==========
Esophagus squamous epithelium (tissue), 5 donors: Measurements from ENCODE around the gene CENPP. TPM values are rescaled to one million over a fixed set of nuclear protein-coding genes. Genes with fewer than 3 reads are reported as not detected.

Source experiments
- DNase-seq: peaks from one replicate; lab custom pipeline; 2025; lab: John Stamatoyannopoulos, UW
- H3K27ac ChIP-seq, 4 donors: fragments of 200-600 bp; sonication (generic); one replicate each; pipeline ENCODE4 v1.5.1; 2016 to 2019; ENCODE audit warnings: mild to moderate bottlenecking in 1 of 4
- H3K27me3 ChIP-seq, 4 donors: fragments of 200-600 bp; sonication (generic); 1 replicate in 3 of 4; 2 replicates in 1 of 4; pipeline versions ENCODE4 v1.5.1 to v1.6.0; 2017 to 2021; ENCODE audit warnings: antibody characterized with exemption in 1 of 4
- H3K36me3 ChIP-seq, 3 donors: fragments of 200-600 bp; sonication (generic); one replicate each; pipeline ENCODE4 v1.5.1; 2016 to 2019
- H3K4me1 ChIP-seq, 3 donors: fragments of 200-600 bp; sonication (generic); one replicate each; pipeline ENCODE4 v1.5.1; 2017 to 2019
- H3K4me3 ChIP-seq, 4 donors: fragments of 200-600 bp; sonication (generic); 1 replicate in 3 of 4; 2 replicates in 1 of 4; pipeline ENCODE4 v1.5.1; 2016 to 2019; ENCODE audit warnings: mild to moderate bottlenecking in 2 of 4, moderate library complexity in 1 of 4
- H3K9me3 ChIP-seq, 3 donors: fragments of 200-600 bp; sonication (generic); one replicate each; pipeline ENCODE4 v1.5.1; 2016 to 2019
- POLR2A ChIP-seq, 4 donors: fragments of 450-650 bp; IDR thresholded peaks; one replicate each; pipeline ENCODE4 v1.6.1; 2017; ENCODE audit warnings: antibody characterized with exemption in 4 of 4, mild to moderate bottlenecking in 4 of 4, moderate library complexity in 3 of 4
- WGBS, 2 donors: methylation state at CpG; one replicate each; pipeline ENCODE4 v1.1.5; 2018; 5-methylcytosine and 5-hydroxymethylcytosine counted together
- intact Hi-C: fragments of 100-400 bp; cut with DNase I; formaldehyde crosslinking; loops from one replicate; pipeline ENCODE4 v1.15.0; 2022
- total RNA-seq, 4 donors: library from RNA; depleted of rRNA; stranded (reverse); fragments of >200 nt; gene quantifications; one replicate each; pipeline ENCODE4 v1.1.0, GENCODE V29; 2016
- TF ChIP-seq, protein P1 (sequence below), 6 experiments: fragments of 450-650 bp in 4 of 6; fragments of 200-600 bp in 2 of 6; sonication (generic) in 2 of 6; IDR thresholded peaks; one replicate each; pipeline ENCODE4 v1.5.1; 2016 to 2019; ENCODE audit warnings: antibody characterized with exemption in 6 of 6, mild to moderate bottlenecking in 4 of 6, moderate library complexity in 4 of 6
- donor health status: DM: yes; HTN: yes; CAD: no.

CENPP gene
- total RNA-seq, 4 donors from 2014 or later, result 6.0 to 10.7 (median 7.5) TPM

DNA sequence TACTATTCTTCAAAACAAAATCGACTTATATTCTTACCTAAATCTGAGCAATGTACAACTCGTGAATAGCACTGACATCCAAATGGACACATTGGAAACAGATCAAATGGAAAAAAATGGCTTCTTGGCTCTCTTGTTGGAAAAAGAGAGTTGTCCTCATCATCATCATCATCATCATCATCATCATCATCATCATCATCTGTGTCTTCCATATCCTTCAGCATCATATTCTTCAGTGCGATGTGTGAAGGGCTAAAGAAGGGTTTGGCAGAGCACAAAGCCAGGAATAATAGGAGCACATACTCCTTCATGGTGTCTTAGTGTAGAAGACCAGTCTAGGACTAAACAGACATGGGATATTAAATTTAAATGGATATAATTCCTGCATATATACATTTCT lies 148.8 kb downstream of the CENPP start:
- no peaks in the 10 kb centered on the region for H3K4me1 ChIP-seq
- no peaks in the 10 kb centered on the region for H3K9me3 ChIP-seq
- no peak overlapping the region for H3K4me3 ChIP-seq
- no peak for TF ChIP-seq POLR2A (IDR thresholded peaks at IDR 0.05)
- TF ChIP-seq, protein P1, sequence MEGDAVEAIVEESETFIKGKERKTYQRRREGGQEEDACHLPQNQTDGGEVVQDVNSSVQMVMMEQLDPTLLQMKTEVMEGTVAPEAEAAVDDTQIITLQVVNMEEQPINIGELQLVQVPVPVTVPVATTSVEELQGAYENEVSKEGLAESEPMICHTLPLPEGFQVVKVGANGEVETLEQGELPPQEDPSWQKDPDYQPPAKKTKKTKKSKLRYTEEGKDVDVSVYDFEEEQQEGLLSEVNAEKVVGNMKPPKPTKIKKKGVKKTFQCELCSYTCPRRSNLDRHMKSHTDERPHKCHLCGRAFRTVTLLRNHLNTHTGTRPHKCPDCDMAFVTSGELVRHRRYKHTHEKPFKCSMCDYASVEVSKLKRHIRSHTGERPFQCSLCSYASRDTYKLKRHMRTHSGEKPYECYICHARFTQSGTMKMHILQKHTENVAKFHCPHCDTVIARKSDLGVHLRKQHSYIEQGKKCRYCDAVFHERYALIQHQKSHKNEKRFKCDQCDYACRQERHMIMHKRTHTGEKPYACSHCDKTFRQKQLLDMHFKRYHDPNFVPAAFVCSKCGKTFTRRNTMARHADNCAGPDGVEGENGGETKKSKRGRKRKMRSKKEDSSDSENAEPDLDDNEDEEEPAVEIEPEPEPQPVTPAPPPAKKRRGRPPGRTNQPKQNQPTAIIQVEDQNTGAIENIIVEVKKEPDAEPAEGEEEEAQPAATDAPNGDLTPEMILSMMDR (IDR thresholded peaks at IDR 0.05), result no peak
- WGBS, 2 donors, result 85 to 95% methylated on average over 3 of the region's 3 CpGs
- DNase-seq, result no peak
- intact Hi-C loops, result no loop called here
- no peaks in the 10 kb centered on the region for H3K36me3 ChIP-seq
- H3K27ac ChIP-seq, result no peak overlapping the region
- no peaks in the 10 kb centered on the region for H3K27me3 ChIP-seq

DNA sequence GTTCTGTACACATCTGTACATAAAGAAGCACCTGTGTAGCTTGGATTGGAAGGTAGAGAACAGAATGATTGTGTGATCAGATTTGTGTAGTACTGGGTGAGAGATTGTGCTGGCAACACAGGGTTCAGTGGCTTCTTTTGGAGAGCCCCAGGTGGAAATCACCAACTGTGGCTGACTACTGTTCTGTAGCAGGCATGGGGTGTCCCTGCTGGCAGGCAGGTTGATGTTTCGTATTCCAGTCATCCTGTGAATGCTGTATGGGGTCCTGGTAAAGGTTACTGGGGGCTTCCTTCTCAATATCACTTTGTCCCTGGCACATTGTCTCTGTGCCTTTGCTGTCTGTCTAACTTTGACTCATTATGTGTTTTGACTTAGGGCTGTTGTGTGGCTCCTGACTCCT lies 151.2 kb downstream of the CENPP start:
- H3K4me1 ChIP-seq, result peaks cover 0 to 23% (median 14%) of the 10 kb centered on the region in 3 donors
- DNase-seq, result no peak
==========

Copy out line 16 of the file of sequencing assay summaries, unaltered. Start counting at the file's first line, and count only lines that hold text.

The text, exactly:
CENPP gene